The program then does its stuff and exits normally.
Note that the name of a function can be regarded as a pointer to a function of the appropriate type. When you do not apply the function-call parentheses - as in the initializers, for example - the function name becomes a function pointer. This is also why it is reasonable to invoke functions via the 'pointertofunction(arg1, arg2)' notation; when you see 'alarm_handler(1)', you can consider that 'alarm_handler' is a pointer to the function and therefore 'alarm_handler(1)' is an invocation of a function via a function pointer.
So, thus far, I've shown that a SignalHandler variable is relatively straight-forward to use, as long as you have some of the right type of value to assign to it - which is what the two signal handler functions provide.
Now we get back to the question - how do the two declarations for 'signal()' relate to each other.
Let's review the second declaration:
If we changed the function name and the type like this:
you would have no problem interpreting this as a function that takes an int and a double as arguments and returns a double value (would you? maybe you'd better not 'fess up if that is problematic - but maybe you should be cautious about asking questions as hard as this one if it is a problem).
Now, instead of being a double, the 'signal()' function takes a SignalHandler as its second argument, and it returns one as its result.
The mechanics by which that can also be treated as:
are tricky to explain - so I'll probably screw it up. This time I've given the parameters names - though the names aren't critical.
In general, in C, the declaration mechanism is such that if you write:
then when you write 'var' it represents a value of the given type. For example:
In the standard, 'typedef' is treated as a storage class in the grammar, rather like 'static' and 'extern' are storage classes.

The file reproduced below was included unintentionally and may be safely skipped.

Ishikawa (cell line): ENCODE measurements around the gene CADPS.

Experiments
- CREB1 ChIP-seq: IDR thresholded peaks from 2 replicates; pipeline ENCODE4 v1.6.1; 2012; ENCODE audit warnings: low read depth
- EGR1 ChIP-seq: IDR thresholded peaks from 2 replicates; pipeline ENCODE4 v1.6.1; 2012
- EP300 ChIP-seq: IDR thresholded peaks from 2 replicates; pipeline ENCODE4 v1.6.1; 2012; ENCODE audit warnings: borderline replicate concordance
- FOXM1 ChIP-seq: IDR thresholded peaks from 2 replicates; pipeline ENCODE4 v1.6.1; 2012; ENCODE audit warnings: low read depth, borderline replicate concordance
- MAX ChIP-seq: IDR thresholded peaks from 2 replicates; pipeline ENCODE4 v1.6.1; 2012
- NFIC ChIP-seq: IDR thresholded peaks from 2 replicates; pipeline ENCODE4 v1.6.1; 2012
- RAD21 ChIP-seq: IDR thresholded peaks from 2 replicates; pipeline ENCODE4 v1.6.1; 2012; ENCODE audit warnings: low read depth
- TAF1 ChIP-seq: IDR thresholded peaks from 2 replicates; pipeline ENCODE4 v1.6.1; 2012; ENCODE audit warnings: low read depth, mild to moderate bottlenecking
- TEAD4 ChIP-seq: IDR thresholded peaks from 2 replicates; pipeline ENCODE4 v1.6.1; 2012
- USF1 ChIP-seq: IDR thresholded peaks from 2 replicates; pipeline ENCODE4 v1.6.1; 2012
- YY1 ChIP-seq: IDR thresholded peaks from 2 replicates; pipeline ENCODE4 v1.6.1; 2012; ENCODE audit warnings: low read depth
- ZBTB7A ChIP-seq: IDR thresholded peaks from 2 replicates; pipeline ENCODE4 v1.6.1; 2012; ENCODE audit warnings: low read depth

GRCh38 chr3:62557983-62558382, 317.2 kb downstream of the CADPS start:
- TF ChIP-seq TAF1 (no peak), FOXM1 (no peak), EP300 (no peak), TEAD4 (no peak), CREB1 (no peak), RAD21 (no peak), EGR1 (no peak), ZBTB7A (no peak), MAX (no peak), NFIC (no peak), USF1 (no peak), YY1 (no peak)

means that when you see a variable of type SignalHandler (say alarm_handler) invoked as:
the result has 'type void' - there is no result. And (*alarm_handler)(-1); is an invocation of alarm_handler() with argument -1.
So, if we declared:
it means that:
represents a void value. And therefore:
is equivalent. Now, 'signal()' is more complex because it not only returns a SignalHandler, it also accepts both an int and a SignalHandler as arguments:
If that still confuses you, I'm not sure how to help - it is still at some levels mysterious to me, but I've grown used to how it works and can therefore tell you that if you stick with it for another 25 years or so, it will become second nature to you (and maybe even a bit quicker if you are clever).
|show 3 more comments|
A function pointer is like any other pointer, but it points to the address of a function instead of the address of data (on heap or stack). Like any pointer, it needs to be typed correctly. Functions are defined by their return value and the types of parameters they accept. So in order to fully describe a function, you must include its return value and the type of each parameter is accepts. When you typedef such a definition, you give it a 'friendly name' which makes it easier to create and reference pointers using that definition.
So for example assume you have a function:
then the following typedef:
can be used to point to this
So you can create a pointer which points to the doMultiplication function as follows:
and you can invoke the function using this pointer as follows:
This makes good reading: http://www.newty.de/fpt/index.html
As far as tips for making complicated declarations easier to parse for future maintenance (by yourself or others), I recommend making
And is (in fact) exactly how I generated that crazy mess above.
A very easy way to understand typedef of function pointer:
On the 1st answer answered on Oct 19 '09 at 22:29 by Jonathan Leffler:
The C code the appear near to the end of the post:
There are 2 function calls here, the 2nd one is a call to the function returned by the 1st one.